Book Image

MEAN Blueprints

By : Robert Onodi
Book Image

MEAN Blueprints

By: Robert Onodi

Overview of this book

The MEAN stack is a combination of the most popular web development frameworks available—MongoDB, Angular, Express, and Node.js used together to offer a powerful and comprehensive full stack web development solution. It is the modern day web dev alternative to the old LAMP stack. It works by allowing AngularJS to handle the front end, and selecting Mongo, Express, and Node to handle the back-end development, which makes increasing sense to forward-thinking web developers. The MEAN stack is great if you want to prototype complex web applications. This book will enable you to build a better foundation for your AngularJS apps. Each chapter covers a complete, single, advanced end-to-end project. You’ll learn how to build complex real-life applications with the MEAN stack and few more advanced projects. You will become familiar with WebSockets and build real-time web applications, as well as create auto-destructing entities. Later, we will combine server-side rendering techniques with a single page application approach. You’ll build a fun project and see how to work with monetary data in Mongo. You will also find out how to a build real-time e-commerce application. By the end of this book, you will be a lot more confident in developing real-time, complex web applications using the MEAN stack.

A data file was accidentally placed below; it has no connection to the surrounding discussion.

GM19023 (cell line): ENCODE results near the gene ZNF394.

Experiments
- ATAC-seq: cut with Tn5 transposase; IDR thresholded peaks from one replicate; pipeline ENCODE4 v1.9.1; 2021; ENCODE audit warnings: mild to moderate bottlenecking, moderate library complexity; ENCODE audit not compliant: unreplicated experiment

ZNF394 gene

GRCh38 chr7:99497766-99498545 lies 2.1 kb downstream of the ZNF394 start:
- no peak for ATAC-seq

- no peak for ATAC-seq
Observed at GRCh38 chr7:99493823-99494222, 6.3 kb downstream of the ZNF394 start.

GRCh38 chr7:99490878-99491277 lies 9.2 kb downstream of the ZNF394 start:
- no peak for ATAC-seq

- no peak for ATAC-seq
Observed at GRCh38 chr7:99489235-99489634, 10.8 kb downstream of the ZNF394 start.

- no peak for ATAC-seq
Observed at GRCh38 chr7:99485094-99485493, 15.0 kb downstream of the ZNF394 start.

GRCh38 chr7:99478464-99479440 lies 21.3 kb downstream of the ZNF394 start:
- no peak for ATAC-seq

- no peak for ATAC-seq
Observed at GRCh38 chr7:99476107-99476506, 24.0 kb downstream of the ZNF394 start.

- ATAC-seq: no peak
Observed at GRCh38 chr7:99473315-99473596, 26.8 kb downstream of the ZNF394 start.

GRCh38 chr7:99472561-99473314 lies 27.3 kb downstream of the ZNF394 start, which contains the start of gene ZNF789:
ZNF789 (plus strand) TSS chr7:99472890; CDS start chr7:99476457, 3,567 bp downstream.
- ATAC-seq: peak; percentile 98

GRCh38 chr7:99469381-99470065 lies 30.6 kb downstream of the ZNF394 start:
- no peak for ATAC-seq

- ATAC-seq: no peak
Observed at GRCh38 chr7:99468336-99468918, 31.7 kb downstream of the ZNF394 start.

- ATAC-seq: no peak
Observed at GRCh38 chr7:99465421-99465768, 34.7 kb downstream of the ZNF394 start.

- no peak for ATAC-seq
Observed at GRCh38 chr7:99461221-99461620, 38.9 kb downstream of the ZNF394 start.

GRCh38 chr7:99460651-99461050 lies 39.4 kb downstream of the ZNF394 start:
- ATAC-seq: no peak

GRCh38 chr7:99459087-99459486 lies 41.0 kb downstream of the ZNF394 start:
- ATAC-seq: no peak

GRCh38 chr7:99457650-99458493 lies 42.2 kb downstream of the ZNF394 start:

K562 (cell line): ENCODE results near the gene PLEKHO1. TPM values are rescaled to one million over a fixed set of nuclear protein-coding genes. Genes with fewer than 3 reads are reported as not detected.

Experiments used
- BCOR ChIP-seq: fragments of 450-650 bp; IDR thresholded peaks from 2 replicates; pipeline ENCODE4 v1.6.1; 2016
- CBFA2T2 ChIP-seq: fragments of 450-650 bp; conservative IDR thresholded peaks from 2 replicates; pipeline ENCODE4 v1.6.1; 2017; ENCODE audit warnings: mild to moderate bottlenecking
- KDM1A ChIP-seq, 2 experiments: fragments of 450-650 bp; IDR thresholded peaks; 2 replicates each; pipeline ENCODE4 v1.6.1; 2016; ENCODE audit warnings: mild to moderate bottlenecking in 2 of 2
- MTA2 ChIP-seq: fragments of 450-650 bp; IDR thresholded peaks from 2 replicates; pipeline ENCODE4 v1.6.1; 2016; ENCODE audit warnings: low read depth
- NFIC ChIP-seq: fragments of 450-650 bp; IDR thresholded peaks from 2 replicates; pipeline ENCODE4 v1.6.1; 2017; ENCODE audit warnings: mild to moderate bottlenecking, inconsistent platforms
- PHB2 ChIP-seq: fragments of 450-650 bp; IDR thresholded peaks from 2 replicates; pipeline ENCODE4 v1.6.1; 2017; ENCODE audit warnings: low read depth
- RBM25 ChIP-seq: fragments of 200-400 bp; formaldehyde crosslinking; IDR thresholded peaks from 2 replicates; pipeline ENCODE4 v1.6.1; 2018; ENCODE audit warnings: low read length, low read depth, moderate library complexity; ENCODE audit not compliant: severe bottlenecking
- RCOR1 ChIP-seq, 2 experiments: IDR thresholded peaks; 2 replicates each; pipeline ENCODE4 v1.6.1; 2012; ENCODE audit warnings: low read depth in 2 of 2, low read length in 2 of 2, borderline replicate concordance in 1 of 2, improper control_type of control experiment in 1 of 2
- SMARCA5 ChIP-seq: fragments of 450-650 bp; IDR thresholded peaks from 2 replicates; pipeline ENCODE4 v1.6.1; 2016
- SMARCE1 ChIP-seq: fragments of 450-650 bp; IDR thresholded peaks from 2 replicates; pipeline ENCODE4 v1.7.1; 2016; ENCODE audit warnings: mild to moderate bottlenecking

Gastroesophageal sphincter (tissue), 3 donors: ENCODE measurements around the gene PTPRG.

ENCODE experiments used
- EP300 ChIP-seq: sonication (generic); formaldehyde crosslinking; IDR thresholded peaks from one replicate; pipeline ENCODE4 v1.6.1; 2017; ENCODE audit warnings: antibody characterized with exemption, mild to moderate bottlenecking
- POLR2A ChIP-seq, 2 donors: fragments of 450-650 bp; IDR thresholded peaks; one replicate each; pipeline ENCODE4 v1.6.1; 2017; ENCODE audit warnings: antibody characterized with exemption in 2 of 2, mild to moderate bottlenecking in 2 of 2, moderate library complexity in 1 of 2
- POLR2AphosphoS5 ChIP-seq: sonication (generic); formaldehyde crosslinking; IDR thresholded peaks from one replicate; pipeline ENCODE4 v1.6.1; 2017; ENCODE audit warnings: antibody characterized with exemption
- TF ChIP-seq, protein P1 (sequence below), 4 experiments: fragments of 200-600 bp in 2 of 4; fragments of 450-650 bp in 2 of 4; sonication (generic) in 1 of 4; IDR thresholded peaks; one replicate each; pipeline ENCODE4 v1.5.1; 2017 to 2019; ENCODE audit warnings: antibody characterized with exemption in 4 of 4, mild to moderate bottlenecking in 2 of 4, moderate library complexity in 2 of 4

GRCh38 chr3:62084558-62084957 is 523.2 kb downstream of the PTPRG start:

Table of Contents (13 chapters)
MEAN Blueprints
About the Author
About the Reviewer

Setting up the base application

In previous chapters, we used our own boilerplate to bootstrap the application's development. This chapter is going to have a fresh folder structure, but don't worry; we are still going to use a lot of code from the existing boilerplate.

A new folder structure will give us more flexibility, as at the moment we have outgrown our initial architecture. One benefit, which we are not going to cover in this chapter, is that you can move each module to a separate package and install them as dependencies.

Before jumping into things, let's see a high-level view of our architecture:

-- admin/
-- api/
-- auth/
-- frontstore/
-- shared/
---- helpers/
---- middlewares
---- models
---- services
---- environments/
---- strategies

The explanation for the folder structure is as follows:

  • apps: This folder will contain several micro apps, such as frontstore, which will serve as the client application for users visiting our e-commerce store.

  • core: This...